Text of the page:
We come from an Asian culture where there's a huge pressure to be in the professions – a doctor, a lawyer or an accountant. For us though, we have no expectations like that of our daughter. We just want her to fulfil her potential, we want her to be happy and follow her own path. We're very lucky, she's got a zest for life, as long as she keeps her essence and has fun, I'll be immensely proud.
We challenge ourselves a lot. She's in Montessori, next up is primary, and so we're looking at what’s the best choice for her. For us it's not all about league tables, it's the right environment that will allow her to be herself. Somewhere that will nurture her and not be too dogmatic or prescriptive.
I think it’s important that children are in environments like that, where their strengths are the focus, not their weaknesses.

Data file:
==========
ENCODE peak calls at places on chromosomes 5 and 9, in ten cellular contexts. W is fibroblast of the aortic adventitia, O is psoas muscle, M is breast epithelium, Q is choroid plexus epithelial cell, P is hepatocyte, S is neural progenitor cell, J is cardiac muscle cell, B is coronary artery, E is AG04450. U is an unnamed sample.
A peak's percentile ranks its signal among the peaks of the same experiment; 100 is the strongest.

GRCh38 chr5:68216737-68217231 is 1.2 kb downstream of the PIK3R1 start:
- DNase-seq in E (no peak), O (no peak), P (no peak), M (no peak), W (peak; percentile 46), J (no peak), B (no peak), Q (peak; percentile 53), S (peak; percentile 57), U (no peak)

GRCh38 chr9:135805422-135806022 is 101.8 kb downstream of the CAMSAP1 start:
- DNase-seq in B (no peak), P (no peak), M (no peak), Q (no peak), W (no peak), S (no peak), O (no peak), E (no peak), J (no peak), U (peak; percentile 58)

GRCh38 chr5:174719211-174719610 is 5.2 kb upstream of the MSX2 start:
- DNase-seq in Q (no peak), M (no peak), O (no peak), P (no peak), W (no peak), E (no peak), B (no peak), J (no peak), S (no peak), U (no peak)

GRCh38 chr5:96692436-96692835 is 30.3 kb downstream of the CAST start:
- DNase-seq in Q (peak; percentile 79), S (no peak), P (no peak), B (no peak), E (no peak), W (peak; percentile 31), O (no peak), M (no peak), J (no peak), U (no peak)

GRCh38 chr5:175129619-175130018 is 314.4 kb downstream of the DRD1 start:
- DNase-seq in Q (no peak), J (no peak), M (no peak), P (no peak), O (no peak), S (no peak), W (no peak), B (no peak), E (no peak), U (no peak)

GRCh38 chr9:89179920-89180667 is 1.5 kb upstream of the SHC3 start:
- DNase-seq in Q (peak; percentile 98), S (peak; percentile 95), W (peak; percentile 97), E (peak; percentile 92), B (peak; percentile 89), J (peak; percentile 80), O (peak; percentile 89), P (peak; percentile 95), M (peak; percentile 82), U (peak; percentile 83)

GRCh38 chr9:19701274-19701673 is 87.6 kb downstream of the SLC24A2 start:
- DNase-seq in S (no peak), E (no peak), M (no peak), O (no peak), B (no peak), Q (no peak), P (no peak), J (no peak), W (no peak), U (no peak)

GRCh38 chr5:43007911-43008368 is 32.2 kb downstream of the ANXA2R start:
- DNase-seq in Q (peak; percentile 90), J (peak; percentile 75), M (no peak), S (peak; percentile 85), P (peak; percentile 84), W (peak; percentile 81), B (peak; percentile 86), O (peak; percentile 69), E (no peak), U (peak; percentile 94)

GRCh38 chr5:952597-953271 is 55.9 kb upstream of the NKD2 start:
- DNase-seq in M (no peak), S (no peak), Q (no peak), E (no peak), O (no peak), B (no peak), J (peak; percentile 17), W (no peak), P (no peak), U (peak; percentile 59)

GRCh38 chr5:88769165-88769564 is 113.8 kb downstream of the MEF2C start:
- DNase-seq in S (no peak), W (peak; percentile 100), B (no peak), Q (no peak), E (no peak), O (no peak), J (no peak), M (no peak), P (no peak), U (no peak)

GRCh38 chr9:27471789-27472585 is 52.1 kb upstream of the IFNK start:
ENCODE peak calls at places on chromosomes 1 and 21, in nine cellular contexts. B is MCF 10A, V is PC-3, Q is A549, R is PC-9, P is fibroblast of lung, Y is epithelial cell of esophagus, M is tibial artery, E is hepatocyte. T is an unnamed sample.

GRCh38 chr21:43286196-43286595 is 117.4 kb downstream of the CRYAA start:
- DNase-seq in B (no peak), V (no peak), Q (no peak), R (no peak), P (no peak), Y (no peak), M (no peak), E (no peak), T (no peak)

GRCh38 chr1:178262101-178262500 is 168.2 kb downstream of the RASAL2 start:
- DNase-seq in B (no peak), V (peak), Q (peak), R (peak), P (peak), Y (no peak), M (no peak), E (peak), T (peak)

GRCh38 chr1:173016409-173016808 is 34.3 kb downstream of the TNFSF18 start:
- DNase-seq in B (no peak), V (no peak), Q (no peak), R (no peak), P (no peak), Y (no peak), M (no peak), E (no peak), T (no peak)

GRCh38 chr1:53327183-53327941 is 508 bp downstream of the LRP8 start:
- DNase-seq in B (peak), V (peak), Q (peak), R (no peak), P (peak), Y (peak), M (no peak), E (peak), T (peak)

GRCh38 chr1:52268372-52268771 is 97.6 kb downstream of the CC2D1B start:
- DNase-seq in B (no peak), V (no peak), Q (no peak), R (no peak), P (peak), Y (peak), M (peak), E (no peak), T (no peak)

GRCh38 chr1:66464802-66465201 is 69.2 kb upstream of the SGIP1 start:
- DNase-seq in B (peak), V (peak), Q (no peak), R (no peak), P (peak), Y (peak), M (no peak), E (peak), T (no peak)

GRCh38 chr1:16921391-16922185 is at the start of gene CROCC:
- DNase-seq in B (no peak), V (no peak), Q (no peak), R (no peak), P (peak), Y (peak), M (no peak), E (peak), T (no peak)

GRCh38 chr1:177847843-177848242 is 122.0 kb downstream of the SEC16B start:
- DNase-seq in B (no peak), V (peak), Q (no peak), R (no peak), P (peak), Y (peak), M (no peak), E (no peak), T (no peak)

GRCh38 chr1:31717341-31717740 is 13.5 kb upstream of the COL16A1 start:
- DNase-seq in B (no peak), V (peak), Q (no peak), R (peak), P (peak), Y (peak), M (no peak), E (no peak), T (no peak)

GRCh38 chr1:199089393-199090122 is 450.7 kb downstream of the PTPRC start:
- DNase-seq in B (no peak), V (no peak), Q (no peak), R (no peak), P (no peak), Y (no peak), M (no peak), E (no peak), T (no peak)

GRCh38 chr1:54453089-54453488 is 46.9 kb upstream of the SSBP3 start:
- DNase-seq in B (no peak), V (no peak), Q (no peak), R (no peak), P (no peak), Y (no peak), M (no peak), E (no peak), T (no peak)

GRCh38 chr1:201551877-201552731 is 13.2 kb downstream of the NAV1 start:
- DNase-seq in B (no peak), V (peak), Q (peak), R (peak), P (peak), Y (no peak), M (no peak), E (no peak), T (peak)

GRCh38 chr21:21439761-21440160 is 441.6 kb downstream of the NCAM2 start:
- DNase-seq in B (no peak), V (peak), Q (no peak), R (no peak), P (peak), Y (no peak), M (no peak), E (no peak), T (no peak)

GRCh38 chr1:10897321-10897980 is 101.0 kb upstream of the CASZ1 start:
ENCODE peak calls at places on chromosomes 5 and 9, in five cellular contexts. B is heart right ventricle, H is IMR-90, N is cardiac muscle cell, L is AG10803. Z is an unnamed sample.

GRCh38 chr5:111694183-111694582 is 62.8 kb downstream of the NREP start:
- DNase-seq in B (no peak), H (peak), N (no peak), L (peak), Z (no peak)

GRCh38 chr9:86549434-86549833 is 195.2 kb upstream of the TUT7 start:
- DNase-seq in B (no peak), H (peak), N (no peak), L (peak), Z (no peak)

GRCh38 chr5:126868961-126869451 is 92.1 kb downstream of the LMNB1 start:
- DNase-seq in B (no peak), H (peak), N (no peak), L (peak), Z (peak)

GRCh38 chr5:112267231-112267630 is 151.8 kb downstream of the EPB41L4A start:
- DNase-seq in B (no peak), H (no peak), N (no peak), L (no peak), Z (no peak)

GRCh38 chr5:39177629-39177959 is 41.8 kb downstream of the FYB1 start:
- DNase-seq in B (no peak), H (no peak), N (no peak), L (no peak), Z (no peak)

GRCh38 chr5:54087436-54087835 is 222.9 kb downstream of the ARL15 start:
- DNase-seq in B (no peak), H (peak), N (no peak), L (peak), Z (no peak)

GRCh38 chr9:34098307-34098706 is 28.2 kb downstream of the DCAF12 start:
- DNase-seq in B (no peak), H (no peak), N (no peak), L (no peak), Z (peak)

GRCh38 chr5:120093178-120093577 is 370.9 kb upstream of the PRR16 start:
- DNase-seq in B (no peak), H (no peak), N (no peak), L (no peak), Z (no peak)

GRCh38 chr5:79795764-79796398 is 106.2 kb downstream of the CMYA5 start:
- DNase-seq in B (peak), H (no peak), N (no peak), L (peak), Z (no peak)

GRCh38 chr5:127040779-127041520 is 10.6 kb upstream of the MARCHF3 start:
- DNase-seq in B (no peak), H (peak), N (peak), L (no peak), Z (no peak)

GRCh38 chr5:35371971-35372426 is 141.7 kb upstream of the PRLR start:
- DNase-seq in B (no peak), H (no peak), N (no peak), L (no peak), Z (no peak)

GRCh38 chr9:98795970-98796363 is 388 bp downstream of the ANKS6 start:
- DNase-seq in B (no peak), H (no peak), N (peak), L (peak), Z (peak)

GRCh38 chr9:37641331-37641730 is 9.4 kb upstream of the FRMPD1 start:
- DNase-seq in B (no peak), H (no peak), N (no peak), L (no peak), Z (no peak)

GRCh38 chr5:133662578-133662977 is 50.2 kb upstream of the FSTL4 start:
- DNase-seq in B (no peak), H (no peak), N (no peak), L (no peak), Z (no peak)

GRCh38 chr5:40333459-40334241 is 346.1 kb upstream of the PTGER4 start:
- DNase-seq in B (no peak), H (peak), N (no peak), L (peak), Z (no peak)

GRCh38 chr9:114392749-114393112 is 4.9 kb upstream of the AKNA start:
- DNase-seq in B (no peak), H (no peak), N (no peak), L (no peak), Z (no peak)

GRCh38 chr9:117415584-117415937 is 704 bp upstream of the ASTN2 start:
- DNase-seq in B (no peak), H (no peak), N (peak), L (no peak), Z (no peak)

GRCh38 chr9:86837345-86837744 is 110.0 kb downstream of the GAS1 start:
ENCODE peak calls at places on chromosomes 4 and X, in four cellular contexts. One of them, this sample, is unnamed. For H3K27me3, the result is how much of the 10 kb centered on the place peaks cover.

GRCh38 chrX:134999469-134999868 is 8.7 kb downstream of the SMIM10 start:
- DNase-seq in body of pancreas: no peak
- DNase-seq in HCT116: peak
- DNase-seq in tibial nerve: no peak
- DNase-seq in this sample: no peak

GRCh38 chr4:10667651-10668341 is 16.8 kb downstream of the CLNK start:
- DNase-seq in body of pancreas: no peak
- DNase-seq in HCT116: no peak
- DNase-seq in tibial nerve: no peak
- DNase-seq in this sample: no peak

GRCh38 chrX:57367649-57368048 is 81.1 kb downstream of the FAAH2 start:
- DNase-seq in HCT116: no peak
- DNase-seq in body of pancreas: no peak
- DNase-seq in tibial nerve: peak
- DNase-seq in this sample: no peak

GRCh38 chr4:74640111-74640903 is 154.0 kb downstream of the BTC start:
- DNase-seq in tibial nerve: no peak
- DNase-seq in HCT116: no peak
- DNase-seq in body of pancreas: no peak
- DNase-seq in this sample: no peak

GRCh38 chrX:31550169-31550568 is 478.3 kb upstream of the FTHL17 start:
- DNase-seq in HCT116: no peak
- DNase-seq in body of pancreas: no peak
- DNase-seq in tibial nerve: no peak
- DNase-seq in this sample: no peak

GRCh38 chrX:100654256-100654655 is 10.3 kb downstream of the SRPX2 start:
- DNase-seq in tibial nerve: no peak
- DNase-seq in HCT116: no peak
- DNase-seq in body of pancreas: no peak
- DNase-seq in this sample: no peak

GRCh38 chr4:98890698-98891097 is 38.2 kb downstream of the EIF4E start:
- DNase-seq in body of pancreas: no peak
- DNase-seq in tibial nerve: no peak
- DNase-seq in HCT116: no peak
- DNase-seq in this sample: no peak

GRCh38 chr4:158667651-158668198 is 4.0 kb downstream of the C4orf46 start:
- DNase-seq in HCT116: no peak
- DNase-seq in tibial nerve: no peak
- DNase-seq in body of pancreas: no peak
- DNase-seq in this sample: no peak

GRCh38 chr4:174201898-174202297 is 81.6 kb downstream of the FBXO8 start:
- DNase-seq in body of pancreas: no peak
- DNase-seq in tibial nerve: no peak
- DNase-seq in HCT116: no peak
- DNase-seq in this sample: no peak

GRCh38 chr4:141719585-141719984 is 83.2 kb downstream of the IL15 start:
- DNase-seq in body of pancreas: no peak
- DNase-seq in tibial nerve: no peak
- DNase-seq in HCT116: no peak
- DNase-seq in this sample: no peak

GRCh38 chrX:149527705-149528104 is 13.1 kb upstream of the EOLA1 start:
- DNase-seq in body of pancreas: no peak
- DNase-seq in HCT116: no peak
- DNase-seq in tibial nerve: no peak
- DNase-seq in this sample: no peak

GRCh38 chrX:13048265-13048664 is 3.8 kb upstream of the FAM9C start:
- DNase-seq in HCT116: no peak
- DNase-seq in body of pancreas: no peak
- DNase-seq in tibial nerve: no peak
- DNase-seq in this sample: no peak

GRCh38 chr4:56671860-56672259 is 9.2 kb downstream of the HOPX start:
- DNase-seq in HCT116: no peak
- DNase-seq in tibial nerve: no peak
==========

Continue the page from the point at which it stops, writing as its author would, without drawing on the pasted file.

One of the things I practice at work is developing your strengths. People tend to focus on their weaknesses, but actually you're better if you focus on your strengths. Like a music school - you go there because you're good at music and that's the environment that can take it to the next level. It's finding that mix of somewhere that will build on their strengths, but not at the expense of their enjoyment. If you don’t enjoy it, in the end you won’t be as good as you could be.
It makes you want to be a better person, because you're a role model, you want to show the best side of yourself. It’s made me more conscious of who I am and how I interact with people. I hold myself to account more now. I also actively try and learn more from the people around me, my partner, my family, friends, other parents.
It’s made me re-evaluate my values, what I stand for and what I want my daughter to learn from me when I’m at home. Conversations like this make me think about what I want her to remember about her childhood. When I think it through it becomes pretty simple; you have to get in there, you can't be on the side-lines.